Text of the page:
Before you proceed, please click
**here** to review the concept and
formulae of higher derivatives of a Bézier curve.

The control points of the *k*-th derivative curve of a
Bézier curve of degree *n* are computed with the following diagram,
were, point **D**^{0}_{i} is the control point
**P**_{i} of the given curve, and points
**D**^{k}_{0},
**D**^{k}_{1}, ...,
**D**^{k}_{n-k} are the control points
of the *k*-th derivative curve. Note that the south-east (*resp.*,
north-east) bound arrows are associated with a multiplier of -1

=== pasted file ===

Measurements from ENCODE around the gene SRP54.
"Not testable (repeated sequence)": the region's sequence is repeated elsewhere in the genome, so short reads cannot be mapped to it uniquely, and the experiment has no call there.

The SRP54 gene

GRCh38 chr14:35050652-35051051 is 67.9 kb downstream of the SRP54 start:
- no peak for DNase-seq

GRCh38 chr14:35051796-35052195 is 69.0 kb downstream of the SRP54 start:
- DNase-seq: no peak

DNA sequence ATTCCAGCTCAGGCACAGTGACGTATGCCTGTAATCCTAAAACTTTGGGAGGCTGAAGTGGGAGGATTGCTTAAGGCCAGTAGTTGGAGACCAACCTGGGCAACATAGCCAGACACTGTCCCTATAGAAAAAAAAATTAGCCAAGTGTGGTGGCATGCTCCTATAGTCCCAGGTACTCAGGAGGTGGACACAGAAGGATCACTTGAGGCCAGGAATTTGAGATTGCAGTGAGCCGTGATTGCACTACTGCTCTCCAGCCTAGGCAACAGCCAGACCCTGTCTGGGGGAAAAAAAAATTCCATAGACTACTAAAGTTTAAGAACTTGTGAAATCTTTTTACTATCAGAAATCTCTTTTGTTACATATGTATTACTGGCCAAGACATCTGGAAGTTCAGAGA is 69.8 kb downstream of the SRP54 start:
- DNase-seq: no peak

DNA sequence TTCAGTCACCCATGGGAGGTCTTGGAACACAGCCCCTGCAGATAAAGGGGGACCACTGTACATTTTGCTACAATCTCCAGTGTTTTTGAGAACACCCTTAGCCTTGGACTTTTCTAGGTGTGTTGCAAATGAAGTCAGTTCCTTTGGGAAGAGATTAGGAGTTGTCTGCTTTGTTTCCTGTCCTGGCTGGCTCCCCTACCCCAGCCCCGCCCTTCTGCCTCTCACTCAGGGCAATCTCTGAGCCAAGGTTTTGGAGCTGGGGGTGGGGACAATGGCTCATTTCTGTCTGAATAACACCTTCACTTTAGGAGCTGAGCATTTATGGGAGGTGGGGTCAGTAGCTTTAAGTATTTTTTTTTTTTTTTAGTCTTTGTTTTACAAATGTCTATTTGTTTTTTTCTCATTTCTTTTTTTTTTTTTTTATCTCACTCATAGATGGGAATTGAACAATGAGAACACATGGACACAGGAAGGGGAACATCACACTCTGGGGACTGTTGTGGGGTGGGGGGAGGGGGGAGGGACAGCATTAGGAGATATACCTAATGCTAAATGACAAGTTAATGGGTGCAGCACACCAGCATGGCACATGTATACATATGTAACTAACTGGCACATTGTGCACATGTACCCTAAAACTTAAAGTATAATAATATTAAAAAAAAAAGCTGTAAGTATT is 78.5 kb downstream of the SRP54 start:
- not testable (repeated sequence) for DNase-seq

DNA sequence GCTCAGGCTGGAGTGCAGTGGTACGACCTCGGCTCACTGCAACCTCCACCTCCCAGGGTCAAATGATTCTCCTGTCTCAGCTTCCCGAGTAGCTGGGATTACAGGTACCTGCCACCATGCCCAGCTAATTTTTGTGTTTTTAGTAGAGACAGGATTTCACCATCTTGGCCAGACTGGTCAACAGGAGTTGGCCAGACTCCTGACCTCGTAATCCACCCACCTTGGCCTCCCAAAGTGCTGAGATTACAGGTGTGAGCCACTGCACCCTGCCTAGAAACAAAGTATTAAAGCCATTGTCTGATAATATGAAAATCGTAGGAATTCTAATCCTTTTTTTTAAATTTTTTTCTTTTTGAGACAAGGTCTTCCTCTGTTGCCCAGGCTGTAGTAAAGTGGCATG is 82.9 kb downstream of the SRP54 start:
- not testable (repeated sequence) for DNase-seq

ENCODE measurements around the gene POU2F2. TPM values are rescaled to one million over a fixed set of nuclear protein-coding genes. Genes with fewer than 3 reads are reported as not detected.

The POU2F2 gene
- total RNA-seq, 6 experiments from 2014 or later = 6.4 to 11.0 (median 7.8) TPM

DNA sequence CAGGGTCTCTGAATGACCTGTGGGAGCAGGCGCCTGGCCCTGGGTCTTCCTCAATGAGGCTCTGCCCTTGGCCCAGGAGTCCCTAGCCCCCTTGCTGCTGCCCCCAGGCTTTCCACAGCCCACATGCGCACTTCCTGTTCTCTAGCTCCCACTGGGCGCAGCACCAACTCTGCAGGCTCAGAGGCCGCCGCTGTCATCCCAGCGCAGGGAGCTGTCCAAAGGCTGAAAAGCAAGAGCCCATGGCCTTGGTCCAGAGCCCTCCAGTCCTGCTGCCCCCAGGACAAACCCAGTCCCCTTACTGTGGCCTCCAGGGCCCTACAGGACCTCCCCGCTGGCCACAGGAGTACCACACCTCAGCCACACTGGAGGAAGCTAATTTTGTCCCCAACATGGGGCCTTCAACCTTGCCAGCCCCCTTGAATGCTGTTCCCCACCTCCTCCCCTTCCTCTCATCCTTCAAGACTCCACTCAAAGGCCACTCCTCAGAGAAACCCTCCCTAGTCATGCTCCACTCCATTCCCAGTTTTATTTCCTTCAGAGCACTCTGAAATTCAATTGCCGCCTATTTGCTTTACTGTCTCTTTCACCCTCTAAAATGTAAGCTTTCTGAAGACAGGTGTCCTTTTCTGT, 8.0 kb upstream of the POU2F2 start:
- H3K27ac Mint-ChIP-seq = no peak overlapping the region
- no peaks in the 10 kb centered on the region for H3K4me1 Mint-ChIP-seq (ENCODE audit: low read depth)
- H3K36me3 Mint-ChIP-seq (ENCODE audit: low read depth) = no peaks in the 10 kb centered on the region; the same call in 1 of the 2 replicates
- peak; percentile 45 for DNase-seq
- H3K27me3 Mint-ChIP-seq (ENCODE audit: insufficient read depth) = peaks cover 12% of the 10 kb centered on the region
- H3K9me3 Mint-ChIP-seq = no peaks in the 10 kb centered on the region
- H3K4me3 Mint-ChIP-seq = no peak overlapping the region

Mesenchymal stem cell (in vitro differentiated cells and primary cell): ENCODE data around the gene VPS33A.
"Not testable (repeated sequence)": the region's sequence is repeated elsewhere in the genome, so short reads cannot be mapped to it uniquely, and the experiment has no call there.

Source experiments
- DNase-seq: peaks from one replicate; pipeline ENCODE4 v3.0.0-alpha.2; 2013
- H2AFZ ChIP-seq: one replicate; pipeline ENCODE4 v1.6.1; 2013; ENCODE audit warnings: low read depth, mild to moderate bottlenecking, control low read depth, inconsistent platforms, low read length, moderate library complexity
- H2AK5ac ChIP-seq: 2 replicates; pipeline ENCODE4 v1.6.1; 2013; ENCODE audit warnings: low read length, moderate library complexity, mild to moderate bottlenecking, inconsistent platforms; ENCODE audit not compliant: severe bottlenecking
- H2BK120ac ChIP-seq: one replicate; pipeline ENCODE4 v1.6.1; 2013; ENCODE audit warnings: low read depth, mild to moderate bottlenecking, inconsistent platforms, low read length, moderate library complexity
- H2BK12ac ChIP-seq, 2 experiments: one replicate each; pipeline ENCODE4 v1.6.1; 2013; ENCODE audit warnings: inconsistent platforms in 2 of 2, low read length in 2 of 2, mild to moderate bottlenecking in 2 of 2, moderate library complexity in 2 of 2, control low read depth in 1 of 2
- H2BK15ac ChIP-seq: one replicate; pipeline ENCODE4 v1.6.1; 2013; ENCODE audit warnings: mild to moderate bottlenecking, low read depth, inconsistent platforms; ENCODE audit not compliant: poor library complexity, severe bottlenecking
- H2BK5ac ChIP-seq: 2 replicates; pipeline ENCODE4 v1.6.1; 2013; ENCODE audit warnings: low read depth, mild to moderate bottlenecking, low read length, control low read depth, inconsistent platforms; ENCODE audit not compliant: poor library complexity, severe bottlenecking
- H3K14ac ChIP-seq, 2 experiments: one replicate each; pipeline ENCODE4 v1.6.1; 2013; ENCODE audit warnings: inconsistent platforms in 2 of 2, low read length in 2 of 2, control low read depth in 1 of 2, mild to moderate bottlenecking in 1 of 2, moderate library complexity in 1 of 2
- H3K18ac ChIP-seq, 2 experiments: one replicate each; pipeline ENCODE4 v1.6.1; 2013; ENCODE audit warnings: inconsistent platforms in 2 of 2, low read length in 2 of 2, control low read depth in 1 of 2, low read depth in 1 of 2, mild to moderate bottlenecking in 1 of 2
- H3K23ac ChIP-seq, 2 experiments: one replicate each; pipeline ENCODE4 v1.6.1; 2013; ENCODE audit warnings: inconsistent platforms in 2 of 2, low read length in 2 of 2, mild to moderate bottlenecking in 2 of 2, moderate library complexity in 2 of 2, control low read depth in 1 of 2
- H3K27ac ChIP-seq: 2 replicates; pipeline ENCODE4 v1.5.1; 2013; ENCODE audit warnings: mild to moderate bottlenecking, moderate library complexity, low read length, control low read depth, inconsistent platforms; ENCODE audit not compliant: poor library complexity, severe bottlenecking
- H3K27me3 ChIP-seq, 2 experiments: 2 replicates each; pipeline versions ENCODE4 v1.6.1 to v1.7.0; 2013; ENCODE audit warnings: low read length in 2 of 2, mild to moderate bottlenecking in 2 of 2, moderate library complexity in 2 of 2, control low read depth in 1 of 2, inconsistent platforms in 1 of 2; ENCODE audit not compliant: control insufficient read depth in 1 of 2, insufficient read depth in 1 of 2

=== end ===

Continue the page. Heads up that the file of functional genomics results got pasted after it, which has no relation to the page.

(*resp.*, 1).

How do we compute **D**^{k}_{i},
0 <= *i* <= *n-k*, from the given control points?
From an observation discussed on
**de Casteljau's algorithm**
page, we know that only control points
**P**_{i},
**P**_{i+1}, ...,
**P**_{i+k} will contribute to the computation of
**D**^{k}_{i}.
With the same technique used to prove **
the correctness of de Casteljau's algorithm**, we have the
following diagram:

The contribution of **P**_{i+j} to the computation of
**D**^{k}_{i} can only propagate to the
intermediate points in the parallelogram as shown. This parallelogram has
*j* "columns" and *k-j* "rows." Consequently, along each path from
**P**_{i+j} to **D**^{k}_{i}
the coefficient is (-1)^{k-j} because there
*k-j* (-1)'s and *j* 1's. Because there are
*C*(*k*,*j*) such paths, the total contribution of
**P**_{i+j} to the computation of
**D**^{k}_{i} is
(-1)^{k-j}*C*(*k*,*j*). Therefore, we have